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Final

Central Winger: Picture's worth 1,000 words -- and 3 points

If the third round of World Cup qualifying in CONCACAF were structured as a round-robin instead of a home-and-home format, the United States would be clinging to the final qualification spot, entrenched in a merciless tie-break with Guatemala. And as we know, "mercy" is not something often seen in international soccer.

As it turns out, the US may just be in that exact same spot despite the format, with all signs pointing to the fickle god of "goal differential" eventually playing a role in which Group A team – the US, Guatemala or Jamaica – will miss the Hex. And while three out of the four goals that the United States have conceded came via well-taken or unluckily-deflected free kicks, they haven't exactly threatened to put enough insurance tallies on the board. So that stress and pressure you're probably feeling today? That's warranted.

Usually this column dives deep into the numbers and game context to tease out underlying factors, but today the case can easily be made aesthetically. Here are the passing network diagrams for the group stage World Cup qualifying matches against Antigua and Barbuda and Jamaica.

 

If we look at the Antigua and Barbuda match – which the US won 3-1 and dominated possession by nearly a three-to-one margin – and then glance at the Jamaica match ... well, a picture's worth a thousand words.

A common criticism of the Yanks during the Jamaica game was the lack of attacking width. And it was warranted, as aside from the fullbacks, every single player's average position was no more than 15 yards from the middle of the pitch.

Contrast that with the Antigua and Barbuda match. The US' wide players managed to connect with the attacking players at a very high rate, creating balance and angles that simply weren't there against the Reggae Boyz. An injured Landon Donovan isn't a good enough excuse for your attacking targets to suddenly become invisible.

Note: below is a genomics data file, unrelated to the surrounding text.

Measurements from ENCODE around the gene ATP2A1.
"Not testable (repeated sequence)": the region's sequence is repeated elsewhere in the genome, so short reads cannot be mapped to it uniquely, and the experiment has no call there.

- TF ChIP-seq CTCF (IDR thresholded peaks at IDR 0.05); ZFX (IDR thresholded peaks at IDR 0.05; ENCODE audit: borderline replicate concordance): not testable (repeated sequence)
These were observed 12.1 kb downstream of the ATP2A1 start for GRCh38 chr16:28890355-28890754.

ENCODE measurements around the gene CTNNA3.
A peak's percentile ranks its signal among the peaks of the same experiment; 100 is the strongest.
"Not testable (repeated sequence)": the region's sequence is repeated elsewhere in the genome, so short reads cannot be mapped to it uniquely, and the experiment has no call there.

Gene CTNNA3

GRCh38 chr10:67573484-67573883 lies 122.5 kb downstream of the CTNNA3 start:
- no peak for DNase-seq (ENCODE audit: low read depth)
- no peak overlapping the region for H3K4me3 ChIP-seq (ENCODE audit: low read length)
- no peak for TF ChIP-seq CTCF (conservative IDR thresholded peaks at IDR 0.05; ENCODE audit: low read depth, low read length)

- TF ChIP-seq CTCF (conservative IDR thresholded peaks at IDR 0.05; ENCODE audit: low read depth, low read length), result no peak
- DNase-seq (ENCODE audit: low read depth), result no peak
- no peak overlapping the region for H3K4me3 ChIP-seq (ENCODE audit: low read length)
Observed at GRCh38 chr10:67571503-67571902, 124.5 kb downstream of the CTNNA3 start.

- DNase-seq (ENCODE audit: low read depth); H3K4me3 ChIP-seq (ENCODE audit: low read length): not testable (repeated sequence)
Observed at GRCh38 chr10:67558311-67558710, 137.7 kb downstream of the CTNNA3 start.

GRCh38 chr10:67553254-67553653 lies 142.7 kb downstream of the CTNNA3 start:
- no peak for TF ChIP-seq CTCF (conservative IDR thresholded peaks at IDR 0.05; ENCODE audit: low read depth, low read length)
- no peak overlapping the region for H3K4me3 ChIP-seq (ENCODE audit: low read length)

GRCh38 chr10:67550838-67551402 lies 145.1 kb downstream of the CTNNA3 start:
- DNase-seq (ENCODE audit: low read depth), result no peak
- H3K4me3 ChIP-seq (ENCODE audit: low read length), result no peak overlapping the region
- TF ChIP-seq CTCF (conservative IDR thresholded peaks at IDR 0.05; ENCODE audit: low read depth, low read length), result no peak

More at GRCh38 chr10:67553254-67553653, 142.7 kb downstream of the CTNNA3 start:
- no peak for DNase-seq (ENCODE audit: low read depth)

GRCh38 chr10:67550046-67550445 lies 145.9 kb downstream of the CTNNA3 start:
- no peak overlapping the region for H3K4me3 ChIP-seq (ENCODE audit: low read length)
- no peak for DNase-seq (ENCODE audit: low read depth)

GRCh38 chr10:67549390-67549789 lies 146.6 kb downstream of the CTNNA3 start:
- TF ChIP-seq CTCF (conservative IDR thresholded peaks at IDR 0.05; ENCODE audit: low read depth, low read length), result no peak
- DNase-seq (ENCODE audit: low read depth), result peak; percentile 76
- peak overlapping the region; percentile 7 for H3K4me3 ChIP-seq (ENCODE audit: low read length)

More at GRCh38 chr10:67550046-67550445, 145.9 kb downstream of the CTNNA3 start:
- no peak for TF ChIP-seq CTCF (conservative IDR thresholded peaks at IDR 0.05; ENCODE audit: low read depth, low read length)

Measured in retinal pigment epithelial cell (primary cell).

Also, the pure volume of passes is night and day – the lines on the A&B graph are thicker and darker for a reason. The midfield trio of Maurice Edu, Kyle Beckerman and Jermaine Jones (later, Danny Williams) combined for 104 completed passes against Jamaica.

Edu, Jones and Michael Bradley combined for 210 against A&B – 117 of them in the first half. Just as an injured Donovan isn't a good enough excuse for attacking avenues to disappear, an injured Bradley isn't a good enough excuse for your passing volume to be cut in half.

Yes, Jamaica are better than Antigua and Barbuda, but no, they're not good enough to play toe-to-toe against a US side that's lined up in a sensible formation. They are a lesser side, and the US must assert its dominance against lesser sides. That begins and ends with midfield dominance. 

During Tuesday night's Jamaica rematch, take a close look at the US' central players. If the midfield manages to dictate the pace of the game and efficiently connect wide attacking players to the rest of the system, Jamaica stand no chance.